Visiting Laura Ingalls Wilder in DeSmet, SD

This post and its photos may contain affiliate links, view our disclosure policy.

Sharing is caring!

There is a little town in South Dakota where the pages of the ever-popular Little House on the Prairie series comes to life.

Here, adults and children alike, can experience prairie life first hand and walk the land that Laura Ingalls Wilder lived on during her childhood.

Laura Ingalls Wilder

By The Shores of Silver Lake, Little Town on the Prairie, The Long Winter, These Happy Golden Years, and The First Four Years are all historic childhood fiction stories about growing up in the Dakota Territories, in a little place that is now known as DeSmet, South Dakota.

DeSmet is where the Ingalls lived most of their lives and where most of the stories written by Laura Ingalls Wilder took place.

Here you can walk through the house that Pa built in town, sit under the cottonwood trees Pa planted, experience life on the original Ingalls homestead, stand by the shores of Silver Lake and pay respects at the town cemetery where most of the family is buried.

The Laura Ingalls Wilder Historic Home Society and the Ingalls Homestead both provide a wonderful opportunity to experience life from Laura’s days on the prairie.

An entire day can easily be spent visiting the town of DeSmet and exploring the life and times of the Little House on the Prairie series.

LAURA INGALLS WILDER HISTORIC HOME SOCIETY

Laura Ingalls Wilder

Take a guided tour through four buildings from Laura’s time. The tour includes the Surveyors’ House, the First School of De Smet, the replica of the Brewster School, and the house that Pa built.

Additionally, the visitors center offers an exhibit which house the largest collection of original artifacts of the Ingalls family.

Laura Ingalls Wilder

The tour through the buildings takes about an hour and you are able to spend as much time as you’d like at the visitors center exhibit.

After you are done in town head out of town a mile toward the Ingalls Homestead.

Adjacent to the homestead is the cottonwood trees that Pa planted for the girls. Take a moment to walk under their branches, sit in their shade and breathe it all in. This was one of my favorite moments.

All I could think about is that we have no idea how important the seeds we plant now will become. There is no way that Pa knew the significance these trees would have over 100 years later.

I wonder what seeds I’ve planted will become significant long after I’m gone. <<—Something to think about.

INGALLS HOMESTEAD

Laura Ingalls Wilder

The Ingalls Homestead is a living museum located on the original Ingalls property. This is the land where Laura and her sister’s created so many childhood memories and, in my opinion, created some of the best storybooks.

Laura Ingalls Wilder

During our visit, we explored a dugout home and shanty home, played with the animals in the hay roof barn, learned about home life in a house built based on Pa’s papers he filed for his land claim, drove a covered wagon, went to school, made hay twists and so much more.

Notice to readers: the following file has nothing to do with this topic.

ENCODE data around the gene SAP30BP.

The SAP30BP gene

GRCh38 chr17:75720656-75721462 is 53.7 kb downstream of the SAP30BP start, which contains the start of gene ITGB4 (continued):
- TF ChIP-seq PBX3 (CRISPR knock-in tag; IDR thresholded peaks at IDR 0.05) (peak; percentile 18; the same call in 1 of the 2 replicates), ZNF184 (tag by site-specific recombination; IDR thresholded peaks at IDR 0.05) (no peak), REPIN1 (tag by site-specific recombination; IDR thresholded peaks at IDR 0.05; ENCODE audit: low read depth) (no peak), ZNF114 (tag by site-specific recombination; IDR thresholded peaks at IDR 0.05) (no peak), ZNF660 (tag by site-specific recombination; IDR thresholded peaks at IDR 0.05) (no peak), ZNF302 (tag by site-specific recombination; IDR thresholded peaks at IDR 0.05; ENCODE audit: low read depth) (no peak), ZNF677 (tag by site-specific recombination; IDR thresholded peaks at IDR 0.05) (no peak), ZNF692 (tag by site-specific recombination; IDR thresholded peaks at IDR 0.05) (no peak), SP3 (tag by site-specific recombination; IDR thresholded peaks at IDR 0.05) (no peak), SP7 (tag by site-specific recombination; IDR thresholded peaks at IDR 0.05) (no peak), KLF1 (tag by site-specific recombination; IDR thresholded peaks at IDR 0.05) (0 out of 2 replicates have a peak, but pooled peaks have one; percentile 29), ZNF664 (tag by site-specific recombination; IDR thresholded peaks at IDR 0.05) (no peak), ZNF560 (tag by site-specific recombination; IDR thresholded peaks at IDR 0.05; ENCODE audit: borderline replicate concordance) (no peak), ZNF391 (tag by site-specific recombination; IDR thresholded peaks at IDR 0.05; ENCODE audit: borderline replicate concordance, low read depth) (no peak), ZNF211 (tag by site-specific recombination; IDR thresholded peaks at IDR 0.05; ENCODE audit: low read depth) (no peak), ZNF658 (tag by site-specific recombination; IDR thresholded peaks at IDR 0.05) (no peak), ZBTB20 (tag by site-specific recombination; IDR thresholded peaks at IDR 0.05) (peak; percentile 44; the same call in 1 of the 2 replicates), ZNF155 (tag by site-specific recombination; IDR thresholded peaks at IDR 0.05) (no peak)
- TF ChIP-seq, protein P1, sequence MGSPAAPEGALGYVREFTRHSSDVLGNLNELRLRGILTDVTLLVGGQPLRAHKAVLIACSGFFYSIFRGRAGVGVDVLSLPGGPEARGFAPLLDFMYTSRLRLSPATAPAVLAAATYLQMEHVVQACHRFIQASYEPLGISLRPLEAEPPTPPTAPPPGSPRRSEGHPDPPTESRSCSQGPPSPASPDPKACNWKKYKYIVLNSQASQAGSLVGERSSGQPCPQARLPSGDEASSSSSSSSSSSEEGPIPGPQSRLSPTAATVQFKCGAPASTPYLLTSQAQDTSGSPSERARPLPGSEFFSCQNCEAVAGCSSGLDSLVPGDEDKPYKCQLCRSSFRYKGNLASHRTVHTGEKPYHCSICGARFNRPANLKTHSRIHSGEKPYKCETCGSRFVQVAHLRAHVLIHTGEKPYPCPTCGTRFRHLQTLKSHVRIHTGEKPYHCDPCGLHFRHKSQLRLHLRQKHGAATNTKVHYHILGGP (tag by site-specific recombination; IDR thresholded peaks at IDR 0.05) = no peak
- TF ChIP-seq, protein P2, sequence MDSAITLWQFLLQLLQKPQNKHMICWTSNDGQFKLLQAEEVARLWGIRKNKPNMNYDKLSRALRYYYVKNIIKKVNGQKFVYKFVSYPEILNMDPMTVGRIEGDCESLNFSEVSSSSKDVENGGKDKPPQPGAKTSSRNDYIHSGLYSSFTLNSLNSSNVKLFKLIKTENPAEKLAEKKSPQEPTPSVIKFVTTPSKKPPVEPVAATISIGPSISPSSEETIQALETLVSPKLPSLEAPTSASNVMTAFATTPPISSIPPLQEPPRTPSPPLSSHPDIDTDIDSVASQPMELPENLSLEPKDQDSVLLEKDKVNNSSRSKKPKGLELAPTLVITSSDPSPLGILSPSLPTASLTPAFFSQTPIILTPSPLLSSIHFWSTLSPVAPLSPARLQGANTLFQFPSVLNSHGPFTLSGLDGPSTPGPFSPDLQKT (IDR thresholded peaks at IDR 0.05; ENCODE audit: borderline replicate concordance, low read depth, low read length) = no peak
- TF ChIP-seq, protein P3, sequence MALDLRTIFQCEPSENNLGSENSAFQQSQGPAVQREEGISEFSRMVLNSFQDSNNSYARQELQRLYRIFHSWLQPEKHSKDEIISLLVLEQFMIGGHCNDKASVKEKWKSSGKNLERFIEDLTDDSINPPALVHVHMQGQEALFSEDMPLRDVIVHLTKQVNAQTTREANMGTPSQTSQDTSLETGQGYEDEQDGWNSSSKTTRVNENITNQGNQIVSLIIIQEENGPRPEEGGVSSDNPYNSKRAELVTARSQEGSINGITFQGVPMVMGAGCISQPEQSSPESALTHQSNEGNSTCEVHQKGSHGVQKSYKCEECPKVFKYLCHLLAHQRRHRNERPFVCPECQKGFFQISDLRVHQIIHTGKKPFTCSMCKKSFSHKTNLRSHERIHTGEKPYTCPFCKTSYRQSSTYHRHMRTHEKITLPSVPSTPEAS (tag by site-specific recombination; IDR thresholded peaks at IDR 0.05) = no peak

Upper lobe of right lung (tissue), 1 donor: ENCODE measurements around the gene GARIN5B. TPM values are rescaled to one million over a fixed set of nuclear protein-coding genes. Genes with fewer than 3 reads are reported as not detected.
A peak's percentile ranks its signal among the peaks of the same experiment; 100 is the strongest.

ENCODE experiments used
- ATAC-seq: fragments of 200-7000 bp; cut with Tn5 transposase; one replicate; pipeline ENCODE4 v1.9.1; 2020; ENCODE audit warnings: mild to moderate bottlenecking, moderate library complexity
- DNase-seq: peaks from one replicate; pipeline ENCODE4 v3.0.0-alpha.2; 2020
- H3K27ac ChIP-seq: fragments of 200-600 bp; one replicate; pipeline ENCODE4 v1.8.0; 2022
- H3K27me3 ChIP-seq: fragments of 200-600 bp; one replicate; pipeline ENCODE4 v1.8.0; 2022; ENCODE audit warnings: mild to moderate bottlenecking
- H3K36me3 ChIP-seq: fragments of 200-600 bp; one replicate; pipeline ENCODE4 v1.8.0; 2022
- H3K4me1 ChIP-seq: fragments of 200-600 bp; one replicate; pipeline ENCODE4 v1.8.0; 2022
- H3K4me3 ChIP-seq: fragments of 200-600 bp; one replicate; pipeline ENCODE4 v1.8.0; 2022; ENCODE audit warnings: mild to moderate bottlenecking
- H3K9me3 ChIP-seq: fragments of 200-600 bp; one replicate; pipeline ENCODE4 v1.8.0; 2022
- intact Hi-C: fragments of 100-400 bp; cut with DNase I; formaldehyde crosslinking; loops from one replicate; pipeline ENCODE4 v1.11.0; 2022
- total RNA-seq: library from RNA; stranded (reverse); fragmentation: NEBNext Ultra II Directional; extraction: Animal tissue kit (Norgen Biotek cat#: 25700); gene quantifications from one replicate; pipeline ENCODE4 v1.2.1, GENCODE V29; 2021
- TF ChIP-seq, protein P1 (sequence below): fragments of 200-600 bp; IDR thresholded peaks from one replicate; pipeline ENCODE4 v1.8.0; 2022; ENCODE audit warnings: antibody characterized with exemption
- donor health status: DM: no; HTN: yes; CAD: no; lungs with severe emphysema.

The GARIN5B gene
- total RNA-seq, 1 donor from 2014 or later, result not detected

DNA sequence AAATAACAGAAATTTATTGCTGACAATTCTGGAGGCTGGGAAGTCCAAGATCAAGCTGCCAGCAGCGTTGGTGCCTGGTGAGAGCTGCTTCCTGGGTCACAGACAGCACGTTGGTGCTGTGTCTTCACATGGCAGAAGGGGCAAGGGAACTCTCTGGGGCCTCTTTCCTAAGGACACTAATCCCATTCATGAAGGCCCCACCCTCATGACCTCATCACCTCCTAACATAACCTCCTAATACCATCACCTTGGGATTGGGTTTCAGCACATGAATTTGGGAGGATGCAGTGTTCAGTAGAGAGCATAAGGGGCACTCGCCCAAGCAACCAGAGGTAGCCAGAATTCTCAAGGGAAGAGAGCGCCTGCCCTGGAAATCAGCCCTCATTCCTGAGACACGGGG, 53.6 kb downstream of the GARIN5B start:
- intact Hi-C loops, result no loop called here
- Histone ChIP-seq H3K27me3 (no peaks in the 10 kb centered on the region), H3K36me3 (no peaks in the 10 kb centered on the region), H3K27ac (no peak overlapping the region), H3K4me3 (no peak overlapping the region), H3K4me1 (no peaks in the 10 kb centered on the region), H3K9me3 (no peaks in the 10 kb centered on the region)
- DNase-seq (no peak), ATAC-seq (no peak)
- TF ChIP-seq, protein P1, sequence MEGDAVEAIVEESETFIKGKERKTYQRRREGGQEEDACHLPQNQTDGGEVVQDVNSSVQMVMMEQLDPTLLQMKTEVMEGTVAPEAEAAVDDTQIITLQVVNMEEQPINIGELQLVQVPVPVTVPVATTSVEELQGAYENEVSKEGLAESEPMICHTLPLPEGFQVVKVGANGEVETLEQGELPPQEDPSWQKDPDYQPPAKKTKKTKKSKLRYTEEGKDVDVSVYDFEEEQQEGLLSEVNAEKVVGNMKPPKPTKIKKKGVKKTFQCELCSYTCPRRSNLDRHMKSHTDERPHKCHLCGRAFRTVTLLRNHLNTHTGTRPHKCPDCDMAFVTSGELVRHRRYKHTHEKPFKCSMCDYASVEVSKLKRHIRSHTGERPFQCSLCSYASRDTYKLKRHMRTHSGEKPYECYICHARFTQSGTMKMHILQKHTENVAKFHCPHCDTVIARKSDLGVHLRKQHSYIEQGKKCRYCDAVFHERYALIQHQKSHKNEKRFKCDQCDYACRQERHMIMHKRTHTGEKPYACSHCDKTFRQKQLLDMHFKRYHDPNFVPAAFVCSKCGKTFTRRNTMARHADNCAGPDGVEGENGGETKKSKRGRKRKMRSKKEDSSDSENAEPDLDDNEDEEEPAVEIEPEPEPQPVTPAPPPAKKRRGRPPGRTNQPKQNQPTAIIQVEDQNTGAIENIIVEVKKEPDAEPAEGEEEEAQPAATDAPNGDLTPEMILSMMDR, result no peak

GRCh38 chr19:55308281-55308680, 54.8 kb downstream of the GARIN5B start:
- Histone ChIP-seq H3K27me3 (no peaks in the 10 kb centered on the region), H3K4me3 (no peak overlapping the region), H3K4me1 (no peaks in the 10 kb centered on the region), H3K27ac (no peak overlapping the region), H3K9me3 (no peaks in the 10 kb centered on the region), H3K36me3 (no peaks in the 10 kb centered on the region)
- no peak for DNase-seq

Laura Ingalls Wilder

Yes, we held little newborn kittens. So adorable and cute.

Laura Ingalls Wilder

A very friendly calf lives in the hay roof barn.

Laura Ingalls Wilder

We learned about soapmaking and laundry day. THAT would have been a chore back in the day. Thank goodness for today’s washers and dryers!

Laura Ingalls Wilder

We made hay twists, corn cob babies and learned about the Long Winter at Flindts Garage.

Laura Ingalls Wilder

We drove a covered wagon across the prairie to the school. Honestly, a really cool and fun experience. They’ll even let kids drive.

Laura Ingalls Wilder

We went to school and learned our ABC’s and 123’s.

Laura Ingalls Wilder

We learned about native prairie plants.

Laura Ingalls Wilder

We slept in a covered wagon and listened to the winds howl across the prairie all night long without stopping.

It quickly became apparent why some women suffered from prairie madness.

The winds did not stop that night.

It was a constant noise, I think mostly due to the storm that also blew through that night.

Overnight in the covered wagon is a must. So. Much. Fun.

Laura Ingalls Wilder

The view from our wagon was quite delightful.

Laura Ingalls Wilder

That night the sky turned a glorious shade of purple/blue which made our visit to the Ingalls Homestead even more spectacular!

We truly enjoyed our visit to the Ingalls Homestead and learning about life on the prairie.

It doesn’t matter the age of the visitor, young and old alike, will enjoy the experiences at the homestead.

BY THE SHORES OF SILVER LAKE

Laura Ingalls Wilder

After visiting the Ingalls Homestead be sure to stop by what remains of Silver Lake.

The lake is mostly a marsh now, but there is roadside parking and a marker that talks about the area and its importance.

DESMET CEMETERY

Laura Ingalls Wilder

Before leaving DeSmet stop at the DeSmet cemetery, located just outside of town, and pay your respects to the family.

Laura and Alanzo are buried in Mansfield, MO, but Ma, Pa, Carrie, and Grace are laid to rest here.

It was a nice moment to thank them for raising their children to have an adventurous spirit and for giving us Laura. The world is a much better place because she was in it.

BEYOND DESMET

After visiting Little House on the Prairie in DeSmet be sure to make plans to visit the other Laura Ingalls Wilder locations.

On this road trip, my friend Sara and I made it to three (DeSmet, SD, Walnut Grove, MN and Burr Oak, IA) of the six locations. Next year we will finish up our #LauraLoopers road trip and visit Peppin, WI, Independence, KS and Mansfield, MO.

Sara and I were interviewed for a podcast about our adventures which shares more about the other destinations and can be heard here: https://www.justgoplacesblog.com/a-laura-ingalls-wilder-road-trip/

LIttle house on the prairie in de smet sd

Leave a Reply

Similar Posts